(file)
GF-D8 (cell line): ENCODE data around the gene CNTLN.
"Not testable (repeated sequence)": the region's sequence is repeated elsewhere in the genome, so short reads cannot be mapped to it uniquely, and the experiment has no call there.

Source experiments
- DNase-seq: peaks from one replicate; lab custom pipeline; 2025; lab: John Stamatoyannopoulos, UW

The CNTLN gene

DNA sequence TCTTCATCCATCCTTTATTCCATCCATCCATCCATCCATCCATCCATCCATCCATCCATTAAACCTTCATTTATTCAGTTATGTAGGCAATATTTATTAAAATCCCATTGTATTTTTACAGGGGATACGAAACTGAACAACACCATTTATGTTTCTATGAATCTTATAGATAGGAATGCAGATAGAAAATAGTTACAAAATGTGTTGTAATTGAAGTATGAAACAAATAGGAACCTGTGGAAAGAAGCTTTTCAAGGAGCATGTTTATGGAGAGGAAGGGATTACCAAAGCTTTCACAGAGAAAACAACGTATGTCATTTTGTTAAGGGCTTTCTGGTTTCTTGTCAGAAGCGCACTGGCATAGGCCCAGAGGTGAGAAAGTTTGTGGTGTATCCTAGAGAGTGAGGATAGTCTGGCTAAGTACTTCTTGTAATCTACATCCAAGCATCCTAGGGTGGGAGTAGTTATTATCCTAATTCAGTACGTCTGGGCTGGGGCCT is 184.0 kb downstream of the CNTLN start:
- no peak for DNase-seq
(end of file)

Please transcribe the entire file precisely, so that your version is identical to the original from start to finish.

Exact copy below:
GF-D8 (cell line): ENCODE data around the gene CNTLN.
"Not testable (repeated sequence)": the region's sequence is repeated elsewhere in the genome, so short reads cannot be mapped to it uniquely, and the experiment has no call there.

Source experiments
- DNase-seq: peaks from one replicate; lab custom pipeline; 2025; lab: John Stamatoyannopoulos, UW

The CNTLN gene

DNA sequence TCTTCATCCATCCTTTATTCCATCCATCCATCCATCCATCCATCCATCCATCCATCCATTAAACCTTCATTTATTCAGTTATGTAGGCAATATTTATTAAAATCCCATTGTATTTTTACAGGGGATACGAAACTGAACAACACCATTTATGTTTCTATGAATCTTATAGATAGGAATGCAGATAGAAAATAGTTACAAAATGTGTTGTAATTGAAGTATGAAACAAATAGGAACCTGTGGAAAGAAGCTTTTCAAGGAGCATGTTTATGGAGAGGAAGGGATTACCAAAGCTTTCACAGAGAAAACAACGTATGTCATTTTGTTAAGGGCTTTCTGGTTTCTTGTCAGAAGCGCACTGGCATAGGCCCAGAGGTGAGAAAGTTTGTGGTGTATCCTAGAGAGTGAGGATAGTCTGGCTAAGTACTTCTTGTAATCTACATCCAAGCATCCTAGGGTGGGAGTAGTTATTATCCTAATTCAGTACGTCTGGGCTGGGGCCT is 184.0 kb downstream of the CNTLN start:
- no peak for DNase-seq